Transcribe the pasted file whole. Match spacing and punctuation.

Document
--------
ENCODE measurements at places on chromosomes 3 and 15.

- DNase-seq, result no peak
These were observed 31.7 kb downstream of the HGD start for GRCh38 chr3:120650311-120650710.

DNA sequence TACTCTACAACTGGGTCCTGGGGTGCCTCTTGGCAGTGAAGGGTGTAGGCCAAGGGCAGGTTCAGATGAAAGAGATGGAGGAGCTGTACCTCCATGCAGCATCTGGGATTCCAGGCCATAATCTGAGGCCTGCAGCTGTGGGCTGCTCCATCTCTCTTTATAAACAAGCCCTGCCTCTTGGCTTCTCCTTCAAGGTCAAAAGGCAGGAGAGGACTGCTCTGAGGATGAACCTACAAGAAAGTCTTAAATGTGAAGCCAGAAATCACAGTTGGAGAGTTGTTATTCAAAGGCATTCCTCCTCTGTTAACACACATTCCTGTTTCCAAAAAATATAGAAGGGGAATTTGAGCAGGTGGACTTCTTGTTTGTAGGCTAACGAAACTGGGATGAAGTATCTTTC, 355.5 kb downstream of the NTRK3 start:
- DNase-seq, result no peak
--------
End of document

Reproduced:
ENCODE measurements at places on chromosomes 3 and 15.

- DNase-seq, result no peak
These were observed 31.7 kb downstream of the HGD start for GRCh38 chr3:120650311-120650710.

DNA sequence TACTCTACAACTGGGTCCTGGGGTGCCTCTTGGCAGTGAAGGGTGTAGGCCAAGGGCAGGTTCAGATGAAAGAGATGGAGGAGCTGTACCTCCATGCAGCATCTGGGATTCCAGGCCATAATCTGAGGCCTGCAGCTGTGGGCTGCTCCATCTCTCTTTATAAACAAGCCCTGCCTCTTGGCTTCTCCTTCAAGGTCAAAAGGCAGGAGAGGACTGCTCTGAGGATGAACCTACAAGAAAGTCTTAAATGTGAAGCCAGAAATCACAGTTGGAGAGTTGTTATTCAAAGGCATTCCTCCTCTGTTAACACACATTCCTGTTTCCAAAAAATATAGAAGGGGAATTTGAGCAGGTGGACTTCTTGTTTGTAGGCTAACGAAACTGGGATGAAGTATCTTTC, 355.5 kb downstream of the NTRK3 start:
- DNase-seq, result no peak